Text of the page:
By Kumar Balani

NEW YORK, NY – In fiscal year 2018 (Oct. 01, 2017 to Sept. 30, 2018) Customs and Border Patrol (CBP) agents convicted 8,328 illegal aliens of various crimes who had been arrested for attempting to unlawfully enter the United States from portions along its 1,954 mile-long border with Mexico. In fiscal year 2016 there were 16,091 convictions, and in fiscal year 2017, there were 10,708. So the total number of convictions for the three fiscal years was 35,217.

We reported in Biz India Online News, as no other US news medium has ever done before, that there were nearly 35,000 crimes committed by illegal aliens in fiscal years 2016 and 2017 and 11 months of fiscal year 2018. This was based on data we obtained from compiled CBP records.

Read that article 35,000 Illegal Aliens’ Crimes Unreported

The unlawful entry of people to the US has recently not been limited to Mexicans alone. In recent months, people from Central American countries – particularly those from El Salvador, Guatemala, and Nicaragua – have been traveling by bus to Mexico. From there, they continue their way to a mainly open, non-physical (some term it ‘non-existent’) border with the US.

They are no longer limited to small groups of a dozen or so people as before. These days, they number in the hundreds and even thousands, and they are called ‘caravans’ (see photo). These caravans of people now even march on foot to the border for days and even weeks, resting in between, making themselves comfortable in makeshift camps. For example, the Atlanta Journal Constitution reported that some 6,200 Central American people in Tijuana, Mexico, and another 3,000 in nearby Mexicali, camped on Sunday, 25 November 2018.

Once they reach the US border, they attempt to apply for asylum. Often, migrants get into confrontations with CBP agents whose job is to maintain peace and order. Many are arrested for illegal entry or illegal re-entry, are tried for these crimes, and get deported. Thousands of others have arrested for a variety of other types of crimes await trials to face adjudication.

The recent rise of the phenomenon of caravans of thousands of aliens attempting to cross the southern border and enter the United States illegally has caused much worry among Americans. The illegal entry problem persists, even as the numbers have reduced since Donald Trump became President. Through many parts of the demarcation line between the US and Mexico, different types of barriers have already been built, and this process is continuing.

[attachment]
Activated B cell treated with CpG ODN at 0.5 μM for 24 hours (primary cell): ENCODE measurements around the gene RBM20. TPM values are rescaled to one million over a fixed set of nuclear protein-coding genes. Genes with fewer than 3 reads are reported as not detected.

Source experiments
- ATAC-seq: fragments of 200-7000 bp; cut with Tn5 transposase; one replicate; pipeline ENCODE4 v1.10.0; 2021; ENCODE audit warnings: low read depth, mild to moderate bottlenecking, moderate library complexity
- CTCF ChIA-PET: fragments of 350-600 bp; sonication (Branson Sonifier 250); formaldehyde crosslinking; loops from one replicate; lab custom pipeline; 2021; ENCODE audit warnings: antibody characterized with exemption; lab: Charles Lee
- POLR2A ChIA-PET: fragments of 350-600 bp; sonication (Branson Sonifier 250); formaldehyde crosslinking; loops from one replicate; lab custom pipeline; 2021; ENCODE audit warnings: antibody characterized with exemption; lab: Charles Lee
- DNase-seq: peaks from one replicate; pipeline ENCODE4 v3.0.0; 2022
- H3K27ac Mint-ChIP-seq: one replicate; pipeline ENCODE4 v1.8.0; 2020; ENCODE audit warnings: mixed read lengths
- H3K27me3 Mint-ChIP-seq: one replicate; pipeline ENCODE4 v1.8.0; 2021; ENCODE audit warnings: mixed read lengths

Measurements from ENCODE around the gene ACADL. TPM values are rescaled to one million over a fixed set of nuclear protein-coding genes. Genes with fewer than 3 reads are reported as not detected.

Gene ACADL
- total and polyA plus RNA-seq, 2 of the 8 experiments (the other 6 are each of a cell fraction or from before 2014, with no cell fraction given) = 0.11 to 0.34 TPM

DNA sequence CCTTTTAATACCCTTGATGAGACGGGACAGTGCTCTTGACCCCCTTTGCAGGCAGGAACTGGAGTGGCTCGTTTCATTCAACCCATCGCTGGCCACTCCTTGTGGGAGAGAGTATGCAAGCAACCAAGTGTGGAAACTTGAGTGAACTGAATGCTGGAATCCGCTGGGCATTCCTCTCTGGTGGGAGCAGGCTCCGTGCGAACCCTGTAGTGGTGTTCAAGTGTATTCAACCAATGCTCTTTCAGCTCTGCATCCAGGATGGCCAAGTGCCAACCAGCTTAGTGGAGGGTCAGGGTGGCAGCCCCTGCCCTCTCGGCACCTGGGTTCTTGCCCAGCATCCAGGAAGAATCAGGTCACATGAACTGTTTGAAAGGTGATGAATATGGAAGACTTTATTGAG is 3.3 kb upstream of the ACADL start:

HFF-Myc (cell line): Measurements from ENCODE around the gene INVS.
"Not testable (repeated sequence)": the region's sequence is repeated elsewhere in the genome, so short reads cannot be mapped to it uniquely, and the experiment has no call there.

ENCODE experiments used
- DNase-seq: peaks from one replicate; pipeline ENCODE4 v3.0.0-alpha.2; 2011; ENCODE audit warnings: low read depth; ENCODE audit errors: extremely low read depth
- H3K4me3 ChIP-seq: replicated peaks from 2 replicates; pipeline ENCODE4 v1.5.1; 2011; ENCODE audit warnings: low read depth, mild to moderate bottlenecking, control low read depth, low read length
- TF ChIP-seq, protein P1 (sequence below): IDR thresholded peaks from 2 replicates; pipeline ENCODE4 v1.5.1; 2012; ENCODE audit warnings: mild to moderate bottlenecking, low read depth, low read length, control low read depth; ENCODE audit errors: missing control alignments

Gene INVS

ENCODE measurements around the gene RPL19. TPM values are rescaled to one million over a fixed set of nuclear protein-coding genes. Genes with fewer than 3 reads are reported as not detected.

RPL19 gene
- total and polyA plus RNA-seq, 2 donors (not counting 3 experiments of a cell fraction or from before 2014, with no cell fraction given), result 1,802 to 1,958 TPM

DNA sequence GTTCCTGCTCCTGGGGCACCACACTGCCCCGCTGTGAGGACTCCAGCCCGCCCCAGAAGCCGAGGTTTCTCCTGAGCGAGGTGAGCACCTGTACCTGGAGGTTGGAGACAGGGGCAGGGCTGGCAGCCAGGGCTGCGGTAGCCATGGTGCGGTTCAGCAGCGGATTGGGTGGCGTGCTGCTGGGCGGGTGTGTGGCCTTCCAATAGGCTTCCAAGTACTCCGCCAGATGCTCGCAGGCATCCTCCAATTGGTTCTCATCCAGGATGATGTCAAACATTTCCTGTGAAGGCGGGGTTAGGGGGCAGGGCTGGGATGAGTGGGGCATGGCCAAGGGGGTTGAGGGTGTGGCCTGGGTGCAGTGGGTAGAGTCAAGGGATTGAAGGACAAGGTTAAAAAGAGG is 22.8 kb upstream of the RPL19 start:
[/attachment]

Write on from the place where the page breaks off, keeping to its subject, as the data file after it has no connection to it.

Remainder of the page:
Hundreds of migrants in the US bound caravan cross Mexico’s southern border. Credit: Free American Network

The results of a recent poll by the Gallup organization published on November 20, 2018 in an article on its website by Justin McCarthy entitled Immigration Up Sharply as Most Important U.S. Problem revealed that ‘immigration / illegal aliens’ was the top problem chosen among a list of 10, by respondent Americans, jumping from 13 percent of people surveyed in October, to 21 percent in November. In the same period, the issue of ‘dissatisfaction with government / poor leadership’ dropped from 27 percent to 18 percent.      

The illegal alien-entry-and-crime-problem persists even as the numbers have reduced since Donald Trump became President (crimes halved from 16,000+ in 2016 to just 8,000+ in 2018). Through hundreds of miles of the demarcation line between the US and Mexico, different types of mostly permeable fences (not high enough, and can be broken through) were built during the terms of previous US presidents. Walls with effective deterrence could be designed and built. Now that funding for building better walls is no longer a problem, we await a positive outcome


Kumar (Kem) Balani has an AB Journalism degree from the University of the Philippines and an MA in Politics from New York University. He is founder and publisher of Biz India Online News since 2002. Go to to read book reviews, features, news, opinion columns, and videos on business, entertainment, investing, law, sports, technology, and more.

This column first appeared in the Daily Tribune in the Philippines on Sunday, April 28,   2019.  Read Kumar Balani’s columns in that newspaper: